UK government announces Cyber Crime Reduction Partnership

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UK government announces Cyber Crime Reduction Partnership

Warwick Ashford

The UK government has announced another initiative as part of the national cyber security strategy.

The Cyber Crime Reduction Partnership (CCRP) is aimed at tackling the growing threat of organised and global cyber criminals through the co-ordinated efforts of police, industry experts and academics.

The initiative was announced at a government cyber security briefing in London hosted by BCS, The Chartered Institute for IT.

The government is committed to tackling the threat of organised and global cyber criminals, said security minister James Brokenshire.

Brokenshire will lead the CCRP with science minister David Willetts.

“This will provide a new forum in which government, law enforcement, industry and academia can regularly come together to tackle cyber crime more effectively,” said Brokenshire.

Law enforcement agencies have had a number of significant successes to date, he said, citing the fact that in its first year, the Police Central e-Crime unit prevented an estimated £538m of losses.

“But we want to go further and – through the creation of the National Cyber Crime Unit within the National Crime Agency (NCA) and innovations such as the new Cyber Crime Reduction Partnership – I am confident we can bring these criminals to justice,” said Brokenshire.

Businesses and members of the public also have a role to play, he said, by taking simple steps such as setting strong passwords and using up-to-date virus software to reduce the risk of becoming a victim, and by reporting cyber crimes to Action Fraud, the UK's national reporting centre for financially motivate internet crime.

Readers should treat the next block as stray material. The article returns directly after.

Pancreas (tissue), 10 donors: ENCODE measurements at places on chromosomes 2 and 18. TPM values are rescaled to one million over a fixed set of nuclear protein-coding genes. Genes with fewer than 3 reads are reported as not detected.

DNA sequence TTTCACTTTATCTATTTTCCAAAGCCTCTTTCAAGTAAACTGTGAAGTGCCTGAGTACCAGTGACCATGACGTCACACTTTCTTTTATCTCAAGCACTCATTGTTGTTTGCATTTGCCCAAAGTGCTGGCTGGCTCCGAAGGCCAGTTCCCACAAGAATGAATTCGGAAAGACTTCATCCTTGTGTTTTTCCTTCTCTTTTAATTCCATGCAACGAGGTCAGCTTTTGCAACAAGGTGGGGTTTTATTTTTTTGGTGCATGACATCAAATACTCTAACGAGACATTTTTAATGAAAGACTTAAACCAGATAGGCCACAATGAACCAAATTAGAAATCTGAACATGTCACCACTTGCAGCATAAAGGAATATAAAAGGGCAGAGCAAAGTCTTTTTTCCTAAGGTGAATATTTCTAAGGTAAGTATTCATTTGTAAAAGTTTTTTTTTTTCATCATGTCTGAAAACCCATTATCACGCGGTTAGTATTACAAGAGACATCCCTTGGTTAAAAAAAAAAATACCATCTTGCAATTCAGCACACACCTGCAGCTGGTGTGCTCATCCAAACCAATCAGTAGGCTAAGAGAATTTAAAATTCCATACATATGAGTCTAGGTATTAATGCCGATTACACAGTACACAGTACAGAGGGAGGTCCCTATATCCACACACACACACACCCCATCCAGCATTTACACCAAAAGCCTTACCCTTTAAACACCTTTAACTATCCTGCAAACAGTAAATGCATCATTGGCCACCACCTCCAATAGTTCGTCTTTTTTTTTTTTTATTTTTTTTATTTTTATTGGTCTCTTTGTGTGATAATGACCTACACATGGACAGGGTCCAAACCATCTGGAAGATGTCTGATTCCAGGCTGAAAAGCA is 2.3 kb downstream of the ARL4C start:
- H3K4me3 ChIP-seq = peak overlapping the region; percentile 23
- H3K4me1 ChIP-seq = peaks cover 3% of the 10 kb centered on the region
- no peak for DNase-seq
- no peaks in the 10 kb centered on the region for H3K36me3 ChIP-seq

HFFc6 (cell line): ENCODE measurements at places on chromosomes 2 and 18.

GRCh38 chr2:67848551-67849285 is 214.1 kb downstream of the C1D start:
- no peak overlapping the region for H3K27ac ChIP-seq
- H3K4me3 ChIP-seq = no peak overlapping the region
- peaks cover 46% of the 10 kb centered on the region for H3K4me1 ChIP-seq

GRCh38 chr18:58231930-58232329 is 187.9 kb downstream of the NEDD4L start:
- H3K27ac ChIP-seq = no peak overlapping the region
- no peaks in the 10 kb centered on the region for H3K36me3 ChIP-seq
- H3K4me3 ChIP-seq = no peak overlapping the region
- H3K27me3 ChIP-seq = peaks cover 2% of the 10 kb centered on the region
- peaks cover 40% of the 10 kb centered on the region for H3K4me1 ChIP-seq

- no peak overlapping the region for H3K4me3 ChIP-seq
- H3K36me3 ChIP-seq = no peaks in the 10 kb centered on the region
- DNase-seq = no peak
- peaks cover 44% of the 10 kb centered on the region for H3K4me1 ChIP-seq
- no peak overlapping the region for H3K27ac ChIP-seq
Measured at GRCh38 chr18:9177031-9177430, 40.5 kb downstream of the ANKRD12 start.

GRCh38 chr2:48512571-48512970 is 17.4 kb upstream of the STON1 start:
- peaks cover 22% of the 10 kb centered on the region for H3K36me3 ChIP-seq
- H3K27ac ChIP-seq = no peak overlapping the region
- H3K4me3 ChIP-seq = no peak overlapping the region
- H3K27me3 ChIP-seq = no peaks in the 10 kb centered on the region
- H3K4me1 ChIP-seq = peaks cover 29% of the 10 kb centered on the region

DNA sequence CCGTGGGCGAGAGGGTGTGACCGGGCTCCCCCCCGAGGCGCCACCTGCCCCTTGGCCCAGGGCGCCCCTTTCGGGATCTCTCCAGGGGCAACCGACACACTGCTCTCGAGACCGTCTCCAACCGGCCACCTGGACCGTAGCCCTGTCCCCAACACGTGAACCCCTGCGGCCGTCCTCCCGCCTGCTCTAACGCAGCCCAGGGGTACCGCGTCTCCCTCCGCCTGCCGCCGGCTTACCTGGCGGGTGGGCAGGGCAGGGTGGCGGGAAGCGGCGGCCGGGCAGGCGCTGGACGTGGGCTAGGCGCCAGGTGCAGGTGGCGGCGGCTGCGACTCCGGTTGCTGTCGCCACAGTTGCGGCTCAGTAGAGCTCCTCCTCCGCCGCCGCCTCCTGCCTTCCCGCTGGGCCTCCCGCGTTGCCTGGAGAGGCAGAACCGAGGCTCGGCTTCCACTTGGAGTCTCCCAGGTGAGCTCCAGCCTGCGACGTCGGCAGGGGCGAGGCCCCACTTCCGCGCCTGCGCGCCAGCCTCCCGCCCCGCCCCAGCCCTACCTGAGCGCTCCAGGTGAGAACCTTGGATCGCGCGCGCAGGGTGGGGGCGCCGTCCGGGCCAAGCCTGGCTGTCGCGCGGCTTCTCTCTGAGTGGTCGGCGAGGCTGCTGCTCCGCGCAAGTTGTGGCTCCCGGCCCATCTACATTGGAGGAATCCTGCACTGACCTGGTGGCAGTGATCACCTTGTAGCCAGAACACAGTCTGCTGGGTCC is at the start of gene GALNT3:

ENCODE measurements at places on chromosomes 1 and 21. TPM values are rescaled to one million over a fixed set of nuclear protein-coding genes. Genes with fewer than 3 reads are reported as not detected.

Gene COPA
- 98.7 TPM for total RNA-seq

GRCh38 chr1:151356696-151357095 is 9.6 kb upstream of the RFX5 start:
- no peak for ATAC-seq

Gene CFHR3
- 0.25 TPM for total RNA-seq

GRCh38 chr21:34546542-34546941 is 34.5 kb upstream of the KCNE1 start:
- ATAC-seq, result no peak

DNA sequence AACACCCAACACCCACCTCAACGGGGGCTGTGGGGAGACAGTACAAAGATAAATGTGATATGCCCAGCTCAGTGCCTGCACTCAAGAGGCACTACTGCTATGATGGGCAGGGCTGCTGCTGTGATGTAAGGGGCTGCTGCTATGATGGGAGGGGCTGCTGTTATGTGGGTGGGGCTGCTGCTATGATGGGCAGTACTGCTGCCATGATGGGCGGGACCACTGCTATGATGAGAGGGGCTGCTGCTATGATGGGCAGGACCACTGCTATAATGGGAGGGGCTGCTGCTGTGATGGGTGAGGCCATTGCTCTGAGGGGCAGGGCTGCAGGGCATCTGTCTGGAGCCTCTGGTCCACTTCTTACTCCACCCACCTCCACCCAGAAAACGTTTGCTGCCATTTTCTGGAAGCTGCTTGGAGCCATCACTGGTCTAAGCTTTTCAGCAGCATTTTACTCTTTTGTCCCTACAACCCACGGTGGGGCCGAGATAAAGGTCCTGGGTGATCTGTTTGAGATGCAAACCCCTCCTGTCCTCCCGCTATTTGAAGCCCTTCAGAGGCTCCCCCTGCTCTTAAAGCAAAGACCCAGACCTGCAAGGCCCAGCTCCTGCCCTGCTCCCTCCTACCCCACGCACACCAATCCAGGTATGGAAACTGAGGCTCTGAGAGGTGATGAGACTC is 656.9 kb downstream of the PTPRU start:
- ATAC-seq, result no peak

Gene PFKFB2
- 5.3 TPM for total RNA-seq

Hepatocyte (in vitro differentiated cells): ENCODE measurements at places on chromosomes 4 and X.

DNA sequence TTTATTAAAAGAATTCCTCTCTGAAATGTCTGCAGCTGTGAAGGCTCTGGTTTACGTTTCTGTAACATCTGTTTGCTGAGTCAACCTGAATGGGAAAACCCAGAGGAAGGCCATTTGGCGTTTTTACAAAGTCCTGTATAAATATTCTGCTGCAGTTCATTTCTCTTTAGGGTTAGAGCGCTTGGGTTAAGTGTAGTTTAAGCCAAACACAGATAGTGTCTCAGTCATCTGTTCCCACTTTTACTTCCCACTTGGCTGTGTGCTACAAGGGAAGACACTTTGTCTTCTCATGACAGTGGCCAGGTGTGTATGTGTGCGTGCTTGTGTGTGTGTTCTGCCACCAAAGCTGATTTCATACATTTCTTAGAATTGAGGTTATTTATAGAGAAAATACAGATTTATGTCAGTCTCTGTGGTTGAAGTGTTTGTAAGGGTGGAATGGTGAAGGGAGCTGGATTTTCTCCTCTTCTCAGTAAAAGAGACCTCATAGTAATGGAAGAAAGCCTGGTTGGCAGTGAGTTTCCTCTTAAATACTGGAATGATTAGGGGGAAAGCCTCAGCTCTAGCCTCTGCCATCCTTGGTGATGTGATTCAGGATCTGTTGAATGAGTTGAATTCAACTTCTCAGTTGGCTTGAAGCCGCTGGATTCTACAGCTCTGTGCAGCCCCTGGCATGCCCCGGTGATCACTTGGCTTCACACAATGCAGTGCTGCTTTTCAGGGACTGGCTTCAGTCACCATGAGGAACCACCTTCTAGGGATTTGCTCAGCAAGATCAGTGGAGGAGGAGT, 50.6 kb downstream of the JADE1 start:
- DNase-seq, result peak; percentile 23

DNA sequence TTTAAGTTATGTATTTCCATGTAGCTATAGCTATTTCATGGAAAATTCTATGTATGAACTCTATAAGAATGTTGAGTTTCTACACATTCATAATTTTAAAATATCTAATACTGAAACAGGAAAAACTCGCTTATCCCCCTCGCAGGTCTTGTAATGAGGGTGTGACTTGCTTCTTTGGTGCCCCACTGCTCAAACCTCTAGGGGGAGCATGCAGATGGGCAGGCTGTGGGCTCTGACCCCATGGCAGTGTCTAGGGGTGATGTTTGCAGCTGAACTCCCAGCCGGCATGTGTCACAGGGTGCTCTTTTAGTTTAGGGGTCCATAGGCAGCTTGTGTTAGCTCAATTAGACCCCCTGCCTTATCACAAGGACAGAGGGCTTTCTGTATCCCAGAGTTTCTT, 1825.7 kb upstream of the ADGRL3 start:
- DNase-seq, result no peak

The UK economy is increasingly going digital, with nearly two thirds of the population managing their finances online and annual online retail sales topping £2.6bn in 2012, said Brokenshire.

But while the digital revolution continues to offer huge opportunities for growth in our economy, our culture and well-being, he said confronting the growing digital dangers that puts that all at risk is one of the biggest challenges facing the UK.

“We are facing a growing and ever more complex threat. But our response to it has grown too and our ambition is to go further,” said Brokenshire.

The internet should be a source of tremendous economic and cultural growth for the UK and cyber security should be an important part of that growth, he said.

“Businesses that take cyber security seriously can gain a commercial advantage from doing so; the UK can export its expertise through the growth of a vibrant UK security industry,” said Brokenshire.

The UK can deliver a lasting and transformative impact on criminals seeking to harm national interests, he said, through the introduction of the National Cyber Crime Unit later this year, through greater awareness and action from the public and industry, and through continuing to work closely with international partners.

Brokenshire said other goals of the national cyber security strategy include:

  • Improving the sharing of information in and between industry sectors;
  • Helping the public and small businesses protect themselves online;
  • Establishing a UK National Computer Emergency Response Team;
  • Investing in skills, research and education to improve cyber capabilities in the UK.

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